Is unleaded 88 safe to use in your vehicle?

1 July 2022

You may have seen ads that Sheetz is offering discount gas this weekend. Before you fill up, 5 On Your Side took a deeper look at what you need to know about this deal, to avoid damaging your engine.

There are dozens of Sheetz across North Carolina and this weekend, the deal many of them are offering offering is Unleaded 88 for $3.99 a gallon and E85 for $3.49 a gallon.

Friday gas lines not quite as long in the Triangle

“I’m not sure my car would like 88,” Susan Michelfelder told us. “It’s a 2004.”

5 On Your Side asked her if she’d consider switching to Unleaded 88 to save a few bucks.

“Probably not considering its older age. I don’t want to take chances,” she said.

That cautious approach to using Unleaded 88 fuel is the right one.

“It hasn’t been openly accepted by everybody,” says John Ibbotson, Chief Automotive Services Manager at Consumer Reports.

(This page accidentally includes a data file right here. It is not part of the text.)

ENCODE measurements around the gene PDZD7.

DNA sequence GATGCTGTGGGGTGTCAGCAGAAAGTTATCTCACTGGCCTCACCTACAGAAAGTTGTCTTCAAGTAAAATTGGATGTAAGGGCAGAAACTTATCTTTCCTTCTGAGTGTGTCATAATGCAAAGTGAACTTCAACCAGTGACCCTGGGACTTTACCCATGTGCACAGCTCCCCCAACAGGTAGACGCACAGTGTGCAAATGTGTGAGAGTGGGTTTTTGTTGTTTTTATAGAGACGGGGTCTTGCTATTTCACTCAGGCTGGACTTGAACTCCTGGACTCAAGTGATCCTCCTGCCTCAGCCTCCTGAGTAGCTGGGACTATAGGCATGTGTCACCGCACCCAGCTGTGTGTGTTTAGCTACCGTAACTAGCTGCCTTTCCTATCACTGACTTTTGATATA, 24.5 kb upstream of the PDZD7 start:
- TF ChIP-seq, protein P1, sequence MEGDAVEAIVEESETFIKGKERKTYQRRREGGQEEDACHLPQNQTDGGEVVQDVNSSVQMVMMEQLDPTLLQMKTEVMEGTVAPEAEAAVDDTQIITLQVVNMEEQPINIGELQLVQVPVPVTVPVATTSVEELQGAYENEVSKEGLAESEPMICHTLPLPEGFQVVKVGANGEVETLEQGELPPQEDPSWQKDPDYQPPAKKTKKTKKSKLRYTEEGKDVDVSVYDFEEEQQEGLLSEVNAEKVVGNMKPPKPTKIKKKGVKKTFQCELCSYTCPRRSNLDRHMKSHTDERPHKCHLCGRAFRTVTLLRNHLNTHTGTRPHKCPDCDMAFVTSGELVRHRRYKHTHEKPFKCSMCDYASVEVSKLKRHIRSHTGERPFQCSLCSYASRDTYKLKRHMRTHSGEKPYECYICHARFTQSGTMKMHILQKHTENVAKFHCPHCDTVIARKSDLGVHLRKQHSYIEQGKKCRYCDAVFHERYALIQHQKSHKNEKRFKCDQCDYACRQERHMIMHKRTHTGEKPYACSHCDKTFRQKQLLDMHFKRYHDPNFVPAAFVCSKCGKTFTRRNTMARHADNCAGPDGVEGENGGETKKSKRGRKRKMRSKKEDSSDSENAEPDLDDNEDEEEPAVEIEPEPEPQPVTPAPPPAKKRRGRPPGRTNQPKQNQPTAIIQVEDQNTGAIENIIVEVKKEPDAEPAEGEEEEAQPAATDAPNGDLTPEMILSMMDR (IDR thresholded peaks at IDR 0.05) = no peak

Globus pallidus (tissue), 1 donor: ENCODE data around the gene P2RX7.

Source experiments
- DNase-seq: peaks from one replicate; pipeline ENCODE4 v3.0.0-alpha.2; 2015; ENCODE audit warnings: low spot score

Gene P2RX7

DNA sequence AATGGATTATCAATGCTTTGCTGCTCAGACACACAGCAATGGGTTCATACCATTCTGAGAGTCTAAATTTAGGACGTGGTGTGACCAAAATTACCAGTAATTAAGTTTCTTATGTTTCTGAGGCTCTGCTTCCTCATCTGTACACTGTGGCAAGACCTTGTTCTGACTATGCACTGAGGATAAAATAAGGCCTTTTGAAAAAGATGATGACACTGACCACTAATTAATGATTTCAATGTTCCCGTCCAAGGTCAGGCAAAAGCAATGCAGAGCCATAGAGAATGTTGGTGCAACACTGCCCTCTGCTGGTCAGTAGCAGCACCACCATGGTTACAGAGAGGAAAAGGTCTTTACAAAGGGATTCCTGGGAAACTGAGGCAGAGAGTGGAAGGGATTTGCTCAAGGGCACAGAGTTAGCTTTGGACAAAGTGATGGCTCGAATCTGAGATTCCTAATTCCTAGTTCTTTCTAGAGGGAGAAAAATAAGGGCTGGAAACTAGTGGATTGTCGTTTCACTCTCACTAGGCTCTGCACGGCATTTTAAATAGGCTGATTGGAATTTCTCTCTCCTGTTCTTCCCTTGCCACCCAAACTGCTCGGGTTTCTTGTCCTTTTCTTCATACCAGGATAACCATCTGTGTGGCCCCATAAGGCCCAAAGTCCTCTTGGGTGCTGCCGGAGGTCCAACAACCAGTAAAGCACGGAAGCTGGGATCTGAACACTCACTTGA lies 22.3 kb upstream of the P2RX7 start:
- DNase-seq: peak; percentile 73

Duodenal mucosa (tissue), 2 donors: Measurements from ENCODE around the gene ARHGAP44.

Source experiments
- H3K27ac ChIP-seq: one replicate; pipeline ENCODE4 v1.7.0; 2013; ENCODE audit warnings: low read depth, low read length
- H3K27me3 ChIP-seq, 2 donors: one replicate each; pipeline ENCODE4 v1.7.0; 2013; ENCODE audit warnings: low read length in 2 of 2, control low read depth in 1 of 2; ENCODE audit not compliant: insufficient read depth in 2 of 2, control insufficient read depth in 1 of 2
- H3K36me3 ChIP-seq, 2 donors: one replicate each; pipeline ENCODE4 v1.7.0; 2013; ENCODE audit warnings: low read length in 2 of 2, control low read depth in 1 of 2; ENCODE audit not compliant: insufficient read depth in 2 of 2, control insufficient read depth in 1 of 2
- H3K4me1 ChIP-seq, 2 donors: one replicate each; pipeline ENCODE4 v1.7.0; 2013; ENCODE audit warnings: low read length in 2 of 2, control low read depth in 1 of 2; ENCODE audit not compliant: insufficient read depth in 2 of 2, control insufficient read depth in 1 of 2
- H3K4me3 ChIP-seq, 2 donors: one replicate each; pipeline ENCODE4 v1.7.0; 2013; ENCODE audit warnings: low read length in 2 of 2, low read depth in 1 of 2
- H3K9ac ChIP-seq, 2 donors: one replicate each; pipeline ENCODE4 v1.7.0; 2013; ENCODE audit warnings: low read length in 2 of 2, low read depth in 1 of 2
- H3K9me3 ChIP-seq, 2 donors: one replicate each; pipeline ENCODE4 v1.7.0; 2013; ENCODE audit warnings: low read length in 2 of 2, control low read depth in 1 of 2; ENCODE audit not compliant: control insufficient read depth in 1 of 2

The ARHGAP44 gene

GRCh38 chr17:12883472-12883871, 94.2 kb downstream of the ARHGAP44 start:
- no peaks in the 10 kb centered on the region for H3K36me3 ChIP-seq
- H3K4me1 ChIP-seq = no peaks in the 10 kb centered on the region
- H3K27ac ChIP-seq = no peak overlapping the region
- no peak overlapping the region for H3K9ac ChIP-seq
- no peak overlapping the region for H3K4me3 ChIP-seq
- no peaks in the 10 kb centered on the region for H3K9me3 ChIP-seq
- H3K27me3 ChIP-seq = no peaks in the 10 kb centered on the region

Ibbotson says only about 4,000 gas stations across the country offer Unleaded 88, that’s about 3-percent of stations.

It contains 15% ethanol compared to unleaded 87’s ethanol content of 10%.

“Additional ethanol can cause problems with things like corrosion,” Ibbotson told 5 On Your Side, especially in vehicles made before 2001. However, that’s more of a long term effect.

“Most vehicles after 2001 can handle the 88,” he says.

Another thing Consumer Reports told 5 On Your Side: the higher the ethanol content of gas, the lower the fuel efficiency. They haven’t tested Unleaded 88, but say E85 gas gets 30-percent lower fuel economy than 87 octane.

You should avoid E85 unless your car is specifically designed for it.

Bottom line, if your car’s manual says it can handle Unleaded 88 and you’re not planning to use that octane long term, you should be able to take advantage of this discount.

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